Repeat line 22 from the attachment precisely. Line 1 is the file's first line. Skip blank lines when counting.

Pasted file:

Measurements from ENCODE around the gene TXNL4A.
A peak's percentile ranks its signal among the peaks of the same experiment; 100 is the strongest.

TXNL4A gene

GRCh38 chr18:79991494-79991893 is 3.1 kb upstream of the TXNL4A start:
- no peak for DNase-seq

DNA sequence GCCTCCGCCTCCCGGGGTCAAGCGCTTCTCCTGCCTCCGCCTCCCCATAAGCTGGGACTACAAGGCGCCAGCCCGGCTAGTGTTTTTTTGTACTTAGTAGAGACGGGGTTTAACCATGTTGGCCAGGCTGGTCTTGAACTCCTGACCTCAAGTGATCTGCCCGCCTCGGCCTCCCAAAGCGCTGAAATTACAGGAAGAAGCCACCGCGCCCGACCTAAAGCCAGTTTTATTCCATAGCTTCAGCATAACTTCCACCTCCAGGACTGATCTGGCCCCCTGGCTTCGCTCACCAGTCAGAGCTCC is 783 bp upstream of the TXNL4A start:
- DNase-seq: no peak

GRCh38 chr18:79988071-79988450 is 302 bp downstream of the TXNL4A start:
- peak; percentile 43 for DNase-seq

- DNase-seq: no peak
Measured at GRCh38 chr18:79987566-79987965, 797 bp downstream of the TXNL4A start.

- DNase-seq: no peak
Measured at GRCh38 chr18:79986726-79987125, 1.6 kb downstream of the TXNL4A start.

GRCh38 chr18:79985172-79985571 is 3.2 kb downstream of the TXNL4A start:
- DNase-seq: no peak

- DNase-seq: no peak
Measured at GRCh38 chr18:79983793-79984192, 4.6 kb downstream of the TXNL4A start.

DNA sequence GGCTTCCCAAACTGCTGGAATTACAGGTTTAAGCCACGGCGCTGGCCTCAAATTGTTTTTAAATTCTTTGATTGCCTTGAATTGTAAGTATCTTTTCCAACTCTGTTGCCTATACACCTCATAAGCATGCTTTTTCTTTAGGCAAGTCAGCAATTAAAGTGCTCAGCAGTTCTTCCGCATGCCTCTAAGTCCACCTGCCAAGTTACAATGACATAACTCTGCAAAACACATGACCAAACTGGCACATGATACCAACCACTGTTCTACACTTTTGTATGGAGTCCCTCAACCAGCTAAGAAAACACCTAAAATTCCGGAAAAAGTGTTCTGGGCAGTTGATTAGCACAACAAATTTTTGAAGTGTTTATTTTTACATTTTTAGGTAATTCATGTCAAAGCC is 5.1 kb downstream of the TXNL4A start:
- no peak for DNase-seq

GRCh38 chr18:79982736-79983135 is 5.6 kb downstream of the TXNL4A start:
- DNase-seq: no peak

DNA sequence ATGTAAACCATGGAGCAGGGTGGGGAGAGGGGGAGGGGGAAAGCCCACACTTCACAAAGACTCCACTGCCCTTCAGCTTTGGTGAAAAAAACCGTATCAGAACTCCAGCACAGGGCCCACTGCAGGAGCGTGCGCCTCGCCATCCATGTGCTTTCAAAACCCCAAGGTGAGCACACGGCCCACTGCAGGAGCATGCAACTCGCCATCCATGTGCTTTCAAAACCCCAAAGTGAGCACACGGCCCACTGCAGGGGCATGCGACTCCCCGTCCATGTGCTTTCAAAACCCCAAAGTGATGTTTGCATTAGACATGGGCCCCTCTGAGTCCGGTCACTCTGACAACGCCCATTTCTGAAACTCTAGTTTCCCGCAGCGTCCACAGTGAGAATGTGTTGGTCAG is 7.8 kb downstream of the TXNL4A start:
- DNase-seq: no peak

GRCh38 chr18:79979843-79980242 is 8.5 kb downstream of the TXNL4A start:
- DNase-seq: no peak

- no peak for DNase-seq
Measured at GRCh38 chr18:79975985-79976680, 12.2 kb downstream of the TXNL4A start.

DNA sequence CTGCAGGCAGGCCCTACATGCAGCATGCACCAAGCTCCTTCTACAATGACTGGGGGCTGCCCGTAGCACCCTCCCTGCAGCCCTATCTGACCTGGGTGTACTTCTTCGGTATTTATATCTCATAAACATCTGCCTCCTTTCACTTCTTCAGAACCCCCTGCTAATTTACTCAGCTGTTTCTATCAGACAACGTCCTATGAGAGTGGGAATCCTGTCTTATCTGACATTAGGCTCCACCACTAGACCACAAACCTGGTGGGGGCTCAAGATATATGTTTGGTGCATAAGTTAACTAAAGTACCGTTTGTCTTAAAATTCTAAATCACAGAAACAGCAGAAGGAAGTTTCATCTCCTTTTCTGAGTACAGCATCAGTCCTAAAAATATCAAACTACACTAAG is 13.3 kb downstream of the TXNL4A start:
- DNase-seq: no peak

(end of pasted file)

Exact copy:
DNA sequence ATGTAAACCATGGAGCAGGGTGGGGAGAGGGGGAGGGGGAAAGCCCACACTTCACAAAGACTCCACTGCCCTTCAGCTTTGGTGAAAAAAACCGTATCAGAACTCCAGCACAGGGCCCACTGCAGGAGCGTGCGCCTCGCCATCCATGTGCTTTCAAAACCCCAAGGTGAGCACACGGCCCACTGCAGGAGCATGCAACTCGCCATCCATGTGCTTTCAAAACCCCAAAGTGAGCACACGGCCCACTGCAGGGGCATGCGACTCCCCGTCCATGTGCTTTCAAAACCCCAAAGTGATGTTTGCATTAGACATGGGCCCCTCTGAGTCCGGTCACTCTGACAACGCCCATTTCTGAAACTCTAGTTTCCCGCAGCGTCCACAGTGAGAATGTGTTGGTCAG is 7.8 kb downstream of the TXNL4A start: